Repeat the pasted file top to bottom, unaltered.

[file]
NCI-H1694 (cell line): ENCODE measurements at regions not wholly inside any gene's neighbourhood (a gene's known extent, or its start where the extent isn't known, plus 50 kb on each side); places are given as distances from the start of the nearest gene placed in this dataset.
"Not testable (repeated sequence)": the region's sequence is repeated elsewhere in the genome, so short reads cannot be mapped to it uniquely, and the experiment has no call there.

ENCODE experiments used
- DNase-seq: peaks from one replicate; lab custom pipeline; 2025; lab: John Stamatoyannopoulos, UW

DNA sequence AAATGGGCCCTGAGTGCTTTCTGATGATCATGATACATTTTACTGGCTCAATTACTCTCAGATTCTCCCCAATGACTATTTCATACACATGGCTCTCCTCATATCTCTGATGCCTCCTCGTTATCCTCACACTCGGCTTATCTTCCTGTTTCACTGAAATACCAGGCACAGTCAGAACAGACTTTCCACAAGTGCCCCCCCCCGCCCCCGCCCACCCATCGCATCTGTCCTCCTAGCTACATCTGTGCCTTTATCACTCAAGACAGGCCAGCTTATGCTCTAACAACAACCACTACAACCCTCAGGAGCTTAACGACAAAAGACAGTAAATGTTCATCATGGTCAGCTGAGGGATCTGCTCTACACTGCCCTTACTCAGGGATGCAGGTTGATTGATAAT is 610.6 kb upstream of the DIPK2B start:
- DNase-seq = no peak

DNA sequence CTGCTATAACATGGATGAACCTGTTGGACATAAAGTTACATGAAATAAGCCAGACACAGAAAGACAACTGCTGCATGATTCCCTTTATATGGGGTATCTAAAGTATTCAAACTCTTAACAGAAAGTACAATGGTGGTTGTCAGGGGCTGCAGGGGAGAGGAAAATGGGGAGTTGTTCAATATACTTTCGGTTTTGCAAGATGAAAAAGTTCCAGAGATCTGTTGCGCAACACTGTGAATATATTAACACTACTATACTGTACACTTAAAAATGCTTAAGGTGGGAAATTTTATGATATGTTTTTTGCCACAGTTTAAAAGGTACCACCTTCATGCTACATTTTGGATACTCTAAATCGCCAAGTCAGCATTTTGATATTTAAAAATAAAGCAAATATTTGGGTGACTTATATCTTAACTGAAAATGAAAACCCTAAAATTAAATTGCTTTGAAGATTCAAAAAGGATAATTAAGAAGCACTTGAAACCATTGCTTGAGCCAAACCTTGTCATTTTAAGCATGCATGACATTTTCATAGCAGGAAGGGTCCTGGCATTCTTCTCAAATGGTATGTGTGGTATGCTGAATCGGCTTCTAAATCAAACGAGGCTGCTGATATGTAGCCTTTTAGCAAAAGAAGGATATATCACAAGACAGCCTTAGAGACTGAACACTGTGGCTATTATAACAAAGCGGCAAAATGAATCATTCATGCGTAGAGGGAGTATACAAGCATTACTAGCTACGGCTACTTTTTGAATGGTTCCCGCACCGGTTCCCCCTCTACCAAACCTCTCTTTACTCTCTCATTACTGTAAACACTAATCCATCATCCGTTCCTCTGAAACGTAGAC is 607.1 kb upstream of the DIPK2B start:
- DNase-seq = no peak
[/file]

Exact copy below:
NCI-H1694 (cell line): ENCODE measurements at regions not wholly inside any gene's neighbourhood (a gene's known extent, or its start where the extent isn't known, plus 50 kb on each side); places are given as distances from the start of the nearest gene placed in this dataset.
"Not testable (repeated sequence)": the region's sequence is repeated elsewhere in the genome, so short reads cannot be mapped to it uniquely, and the experiment has no call there.

ENCODE experiments used
- DNase-seq: peaks from one replicate; lab custom pipeline; 2025; lab: John Stamatoyannopoulos, UW

DNA sequence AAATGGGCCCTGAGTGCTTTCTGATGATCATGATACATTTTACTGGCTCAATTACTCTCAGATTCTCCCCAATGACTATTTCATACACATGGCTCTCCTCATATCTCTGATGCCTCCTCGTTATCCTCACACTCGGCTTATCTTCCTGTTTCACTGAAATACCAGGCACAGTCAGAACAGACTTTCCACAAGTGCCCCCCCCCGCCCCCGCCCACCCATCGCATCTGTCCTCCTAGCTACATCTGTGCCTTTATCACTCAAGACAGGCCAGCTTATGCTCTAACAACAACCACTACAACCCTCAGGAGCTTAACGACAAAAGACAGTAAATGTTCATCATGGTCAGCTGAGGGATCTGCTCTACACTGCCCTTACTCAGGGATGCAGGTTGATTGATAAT is 610.6 kb upstream of the DIPK2B start:
- DNase-seq = no peak

DNA sequence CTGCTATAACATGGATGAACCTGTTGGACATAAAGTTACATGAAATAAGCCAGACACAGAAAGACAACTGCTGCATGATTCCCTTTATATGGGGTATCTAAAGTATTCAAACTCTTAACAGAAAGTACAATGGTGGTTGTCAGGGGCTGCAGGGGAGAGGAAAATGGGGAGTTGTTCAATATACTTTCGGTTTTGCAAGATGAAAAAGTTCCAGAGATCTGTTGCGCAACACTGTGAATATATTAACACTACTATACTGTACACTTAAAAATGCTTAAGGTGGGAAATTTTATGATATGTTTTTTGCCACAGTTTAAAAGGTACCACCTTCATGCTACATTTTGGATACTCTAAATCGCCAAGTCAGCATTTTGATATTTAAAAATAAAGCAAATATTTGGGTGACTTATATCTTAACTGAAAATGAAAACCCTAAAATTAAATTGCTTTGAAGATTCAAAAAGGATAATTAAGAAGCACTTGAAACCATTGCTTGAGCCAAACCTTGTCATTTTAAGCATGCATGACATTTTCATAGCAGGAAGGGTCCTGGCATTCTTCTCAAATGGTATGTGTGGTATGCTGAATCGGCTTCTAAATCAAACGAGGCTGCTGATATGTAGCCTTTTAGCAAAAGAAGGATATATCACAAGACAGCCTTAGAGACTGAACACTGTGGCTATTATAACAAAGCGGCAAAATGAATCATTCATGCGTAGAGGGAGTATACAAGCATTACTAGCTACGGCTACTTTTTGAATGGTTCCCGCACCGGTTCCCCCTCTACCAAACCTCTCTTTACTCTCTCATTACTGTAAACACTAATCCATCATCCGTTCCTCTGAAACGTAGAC is 607.1 kb upstream of the DIPK2B start:
- DNase-seq = no peak